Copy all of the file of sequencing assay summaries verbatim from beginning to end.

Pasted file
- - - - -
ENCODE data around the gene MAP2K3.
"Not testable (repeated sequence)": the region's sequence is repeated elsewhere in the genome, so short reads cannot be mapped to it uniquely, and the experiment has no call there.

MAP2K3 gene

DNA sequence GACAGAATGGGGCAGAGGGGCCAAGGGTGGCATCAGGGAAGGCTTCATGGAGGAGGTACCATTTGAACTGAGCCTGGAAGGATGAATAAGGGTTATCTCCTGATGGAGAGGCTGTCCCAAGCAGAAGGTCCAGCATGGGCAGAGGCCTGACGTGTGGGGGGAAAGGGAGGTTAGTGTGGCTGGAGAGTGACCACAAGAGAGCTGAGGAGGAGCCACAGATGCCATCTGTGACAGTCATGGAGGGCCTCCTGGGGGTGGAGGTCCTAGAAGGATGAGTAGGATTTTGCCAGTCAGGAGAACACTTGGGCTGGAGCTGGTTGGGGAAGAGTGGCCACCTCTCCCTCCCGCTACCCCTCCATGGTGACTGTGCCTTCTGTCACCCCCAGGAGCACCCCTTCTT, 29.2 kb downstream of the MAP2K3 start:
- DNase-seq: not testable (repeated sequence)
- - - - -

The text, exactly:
ENCODE data around the gene MAP2K3.
"Not testable (repeated sequence)": the region's sequence is repeated elsewhere in the genome, so short reads cannot be mapped to it uniquely, and the experiment has no call there.

MAP2K3 gene

DNA sequence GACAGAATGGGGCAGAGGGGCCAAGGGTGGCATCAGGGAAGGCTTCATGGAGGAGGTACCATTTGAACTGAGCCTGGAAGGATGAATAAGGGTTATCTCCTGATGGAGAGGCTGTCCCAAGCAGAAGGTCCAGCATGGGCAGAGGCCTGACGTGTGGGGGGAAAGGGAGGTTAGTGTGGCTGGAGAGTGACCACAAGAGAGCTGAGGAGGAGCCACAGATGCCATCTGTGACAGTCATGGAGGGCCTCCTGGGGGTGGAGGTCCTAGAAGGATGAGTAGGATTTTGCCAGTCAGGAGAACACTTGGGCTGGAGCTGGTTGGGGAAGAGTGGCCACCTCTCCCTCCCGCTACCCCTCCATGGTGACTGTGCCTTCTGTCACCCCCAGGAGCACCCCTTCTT, 29.2 kb downstream of the MAP2K3 start:
- DNase-seq: not testable (repeated sequence)